Managing Risk with Insurance and Savings Experimental Evidence for Male and Female Farm Managers in the Sahel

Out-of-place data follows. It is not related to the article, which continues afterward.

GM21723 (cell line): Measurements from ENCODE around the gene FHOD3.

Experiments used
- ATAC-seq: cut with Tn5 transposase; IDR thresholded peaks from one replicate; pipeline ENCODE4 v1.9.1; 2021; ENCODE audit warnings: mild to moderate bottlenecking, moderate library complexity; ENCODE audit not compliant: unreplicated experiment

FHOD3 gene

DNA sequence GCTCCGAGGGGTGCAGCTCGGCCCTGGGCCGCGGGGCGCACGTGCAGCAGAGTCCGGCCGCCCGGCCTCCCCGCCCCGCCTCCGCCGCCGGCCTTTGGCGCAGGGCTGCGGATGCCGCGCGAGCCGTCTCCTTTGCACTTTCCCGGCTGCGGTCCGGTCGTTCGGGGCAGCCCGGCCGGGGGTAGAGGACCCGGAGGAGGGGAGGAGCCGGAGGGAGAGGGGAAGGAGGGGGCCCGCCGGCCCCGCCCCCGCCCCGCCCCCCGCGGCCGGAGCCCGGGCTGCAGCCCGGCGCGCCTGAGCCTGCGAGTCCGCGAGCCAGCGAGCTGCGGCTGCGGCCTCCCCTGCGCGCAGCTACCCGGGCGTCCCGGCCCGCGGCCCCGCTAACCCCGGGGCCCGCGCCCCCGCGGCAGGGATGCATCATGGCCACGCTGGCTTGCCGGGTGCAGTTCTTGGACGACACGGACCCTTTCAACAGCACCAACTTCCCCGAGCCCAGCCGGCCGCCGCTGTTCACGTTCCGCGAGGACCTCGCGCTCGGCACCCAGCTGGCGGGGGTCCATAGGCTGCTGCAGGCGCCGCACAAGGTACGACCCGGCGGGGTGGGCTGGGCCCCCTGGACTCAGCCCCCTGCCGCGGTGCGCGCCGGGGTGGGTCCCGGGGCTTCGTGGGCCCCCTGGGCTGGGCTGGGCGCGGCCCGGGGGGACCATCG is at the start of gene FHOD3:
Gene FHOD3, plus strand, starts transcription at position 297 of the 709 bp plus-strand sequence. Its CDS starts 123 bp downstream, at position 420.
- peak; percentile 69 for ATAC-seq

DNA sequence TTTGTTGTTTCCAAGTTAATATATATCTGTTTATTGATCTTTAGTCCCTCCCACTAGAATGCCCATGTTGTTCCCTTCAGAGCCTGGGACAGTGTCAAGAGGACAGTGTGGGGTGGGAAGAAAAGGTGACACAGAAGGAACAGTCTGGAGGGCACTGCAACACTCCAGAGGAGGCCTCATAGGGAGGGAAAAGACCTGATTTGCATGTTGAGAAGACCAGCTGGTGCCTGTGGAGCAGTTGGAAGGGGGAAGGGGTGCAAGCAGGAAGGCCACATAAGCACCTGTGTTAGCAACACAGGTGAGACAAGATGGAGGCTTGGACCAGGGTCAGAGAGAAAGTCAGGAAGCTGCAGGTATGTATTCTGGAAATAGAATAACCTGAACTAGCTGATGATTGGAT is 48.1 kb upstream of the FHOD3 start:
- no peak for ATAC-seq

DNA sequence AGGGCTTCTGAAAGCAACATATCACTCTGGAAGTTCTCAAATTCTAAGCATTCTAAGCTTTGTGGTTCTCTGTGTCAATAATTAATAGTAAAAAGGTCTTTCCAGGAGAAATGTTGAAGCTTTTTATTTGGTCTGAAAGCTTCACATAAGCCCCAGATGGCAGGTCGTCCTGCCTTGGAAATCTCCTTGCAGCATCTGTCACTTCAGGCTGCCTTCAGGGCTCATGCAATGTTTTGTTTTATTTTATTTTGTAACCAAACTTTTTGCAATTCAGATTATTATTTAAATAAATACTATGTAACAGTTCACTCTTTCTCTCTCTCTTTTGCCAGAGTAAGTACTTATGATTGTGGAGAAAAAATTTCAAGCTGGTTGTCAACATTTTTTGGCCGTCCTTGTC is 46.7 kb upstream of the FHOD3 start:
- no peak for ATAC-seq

Although there is fast-growing policy interest in offering financial products to help rural households manage risk, the literature is still scant as to which products are the most effective. This paper uses a randomized field experiment in Senegal and Burkina Faso to compare male and female farmers who are offered index-based agricultural insurance with those who are offered a variety of savings instruments. The paper finds that female farm managers were less likely to purchase agricultural insurance and more likely to invest in savings for emergencies, even controlling for access to informal insurance and differences in crop choice. It is hypothesized that this finding results from the fact that, although men and women are equally exposed to yield risk, women face additional sources of lifecycle risk — particularly health risks associated with fertility and childcare — that men do not. In essence, the basis risk associated with agricultural insurance products is higher for women. Purchasing insurance increased input spending and use more than savings. Those who purchased more insurance realized higher average yields and were better able to manage food insecurity and shocks. This finding suggests that gender differences in demand for financial products can have an impact on productivity, resilience, and welfare.